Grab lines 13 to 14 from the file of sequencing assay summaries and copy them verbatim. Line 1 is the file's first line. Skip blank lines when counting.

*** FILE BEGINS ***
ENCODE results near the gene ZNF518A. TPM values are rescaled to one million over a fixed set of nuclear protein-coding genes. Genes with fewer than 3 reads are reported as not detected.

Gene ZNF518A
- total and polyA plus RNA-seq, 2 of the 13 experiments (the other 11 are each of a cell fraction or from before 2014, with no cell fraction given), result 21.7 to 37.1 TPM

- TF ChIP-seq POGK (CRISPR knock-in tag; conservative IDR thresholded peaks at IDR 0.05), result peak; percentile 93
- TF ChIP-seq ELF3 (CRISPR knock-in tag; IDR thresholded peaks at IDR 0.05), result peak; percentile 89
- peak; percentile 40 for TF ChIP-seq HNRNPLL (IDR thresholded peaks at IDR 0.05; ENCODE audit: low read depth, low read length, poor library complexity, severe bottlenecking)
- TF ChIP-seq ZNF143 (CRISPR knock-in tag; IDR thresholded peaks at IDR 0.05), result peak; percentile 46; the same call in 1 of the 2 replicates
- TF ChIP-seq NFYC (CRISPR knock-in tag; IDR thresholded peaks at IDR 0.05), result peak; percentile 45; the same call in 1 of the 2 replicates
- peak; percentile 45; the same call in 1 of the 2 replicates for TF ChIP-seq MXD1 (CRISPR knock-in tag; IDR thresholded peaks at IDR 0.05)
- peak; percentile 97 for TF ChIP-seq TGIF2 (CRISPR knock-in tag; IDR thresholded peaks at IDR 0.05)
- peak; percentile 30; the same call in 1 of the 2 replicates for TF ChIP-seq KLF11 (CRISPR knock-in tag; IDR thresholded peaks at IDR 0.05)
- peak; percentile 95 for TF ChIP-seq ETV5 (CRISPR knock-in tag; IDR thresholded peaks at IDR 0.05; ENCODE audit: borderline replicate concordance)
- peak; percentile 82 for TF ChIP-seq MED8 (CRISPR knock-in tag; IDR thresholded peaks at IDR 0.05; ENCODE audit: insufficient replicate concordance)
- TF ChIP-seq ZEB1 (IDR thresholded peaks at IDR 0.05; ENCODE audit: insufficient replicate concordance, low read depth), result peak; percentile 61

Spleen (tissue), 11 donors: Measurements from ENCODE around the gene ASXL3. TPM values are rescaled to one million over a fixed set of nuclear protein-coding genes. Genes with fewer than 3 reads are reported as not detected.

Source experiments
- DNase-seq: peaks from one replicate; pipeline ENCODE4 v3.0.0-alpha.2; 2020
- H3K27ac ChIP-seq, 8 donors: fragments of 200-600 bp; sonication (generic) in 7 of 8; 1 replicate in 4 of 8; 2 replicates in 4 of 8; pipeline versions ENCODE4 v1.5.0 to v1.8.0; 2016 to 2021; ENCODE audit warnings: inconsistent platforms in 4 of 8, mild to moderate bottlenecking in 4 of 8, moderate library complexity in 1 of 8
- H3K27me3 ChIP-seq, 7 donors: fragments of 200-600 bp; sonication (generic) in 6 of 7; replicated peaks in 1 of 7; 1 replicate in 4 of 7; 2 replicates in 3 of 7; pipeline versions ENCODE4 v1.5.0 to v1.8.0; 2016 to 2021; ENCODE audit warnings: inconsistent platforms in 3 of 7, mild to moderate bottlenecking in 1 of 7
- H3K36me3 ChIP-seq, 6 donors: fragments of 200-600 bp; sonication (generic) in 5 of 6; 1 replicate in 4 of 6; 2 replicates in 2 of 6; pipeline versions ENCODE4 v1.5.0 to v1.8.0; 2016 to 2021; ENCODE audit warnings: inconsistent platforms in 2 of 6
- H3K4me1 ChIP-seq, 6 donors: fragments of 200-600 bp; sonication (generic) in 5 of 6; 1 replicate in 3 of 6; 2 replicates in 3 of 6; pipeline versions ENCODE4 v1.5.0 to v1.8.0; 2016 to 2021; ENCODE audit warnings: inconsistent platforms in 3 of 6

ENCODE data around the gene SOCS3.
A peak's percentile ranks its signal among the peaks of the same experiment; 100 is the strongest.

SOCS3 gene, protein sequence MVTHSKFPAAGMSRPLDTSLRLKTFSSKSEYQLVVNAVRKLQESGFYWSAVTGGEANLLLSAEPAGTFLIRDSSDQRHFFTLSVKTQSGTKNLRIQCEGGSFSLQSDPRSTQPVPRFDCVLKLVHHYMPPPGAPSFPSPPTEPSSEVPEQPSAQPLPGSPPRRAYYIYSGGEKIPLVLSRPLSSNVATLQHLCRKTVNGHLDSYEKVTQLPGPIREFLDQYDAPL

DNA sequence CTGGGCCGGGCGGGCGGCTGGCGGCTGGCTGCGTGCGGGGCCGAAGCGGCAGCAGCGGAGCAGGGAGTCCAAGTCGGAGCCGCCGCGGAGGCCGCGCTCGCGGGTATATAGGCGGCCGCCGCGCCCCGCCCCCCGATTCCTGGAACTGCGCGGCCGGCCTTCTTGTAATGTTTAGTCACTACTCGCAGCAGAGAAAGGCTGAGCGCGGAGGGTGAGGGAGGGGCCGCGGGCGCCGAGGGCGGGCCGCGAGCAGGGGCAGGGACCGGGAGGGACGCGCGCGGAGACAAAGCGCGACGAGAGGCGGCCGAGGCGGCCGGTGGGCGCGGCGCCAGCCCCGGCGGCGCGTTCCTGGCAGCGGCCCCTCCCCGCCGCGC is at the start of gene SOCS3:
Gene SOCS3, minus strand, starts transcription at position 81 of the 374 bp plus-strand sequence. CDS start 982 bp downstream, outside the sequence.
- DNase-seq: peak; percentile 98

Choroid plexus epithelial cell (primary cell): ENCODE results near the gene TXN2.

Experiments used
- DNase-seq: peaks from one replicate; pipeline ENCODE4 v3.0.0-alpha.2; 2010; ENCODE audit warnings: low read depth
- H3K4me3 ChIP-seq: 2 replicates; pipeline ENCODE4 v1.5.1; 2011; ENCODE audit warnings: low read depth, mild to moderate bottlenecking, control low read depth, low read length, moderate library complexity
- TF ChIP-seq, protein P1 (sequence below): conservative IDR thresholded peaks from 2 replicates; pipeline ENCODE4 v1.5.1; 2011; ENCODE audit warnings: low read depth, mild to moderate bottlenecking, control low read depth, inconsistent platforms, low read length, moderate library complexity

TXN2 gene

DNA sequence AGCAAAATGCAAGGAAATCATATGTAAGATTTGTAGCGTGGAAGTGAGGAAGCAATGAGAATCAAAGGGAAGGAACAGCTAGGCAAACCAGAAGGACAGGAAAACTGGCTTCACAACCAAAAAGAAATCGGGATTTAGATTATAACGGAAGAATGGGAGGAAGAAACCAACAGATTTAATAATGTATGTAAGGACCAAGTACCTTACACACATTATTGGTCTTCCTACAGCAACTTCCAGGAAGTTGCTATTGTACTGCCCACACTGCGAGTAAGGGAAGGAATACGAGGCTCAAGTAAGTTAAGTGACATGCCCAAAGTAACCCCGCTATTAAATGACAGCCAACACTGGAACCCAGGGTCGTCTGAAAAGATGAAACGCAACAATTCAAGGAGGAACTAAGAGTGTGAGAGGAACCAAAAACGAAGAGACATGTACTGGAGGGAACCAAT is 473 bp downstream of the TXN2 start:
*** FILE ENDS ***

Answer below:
- peak; percentile 82 for TF ChIP-seq MED8 (CRISPR knock-in tag; IDR thresholded peaks at IDR 0.05; ENCODE audit: insufficient replicate concordance)
- TF ChIP-seq ZEB1 (IDR thresholded peaks at IDR 0.05; ENCODE audit: insufficient replicate concordance, low read depth), result peak; percentile 61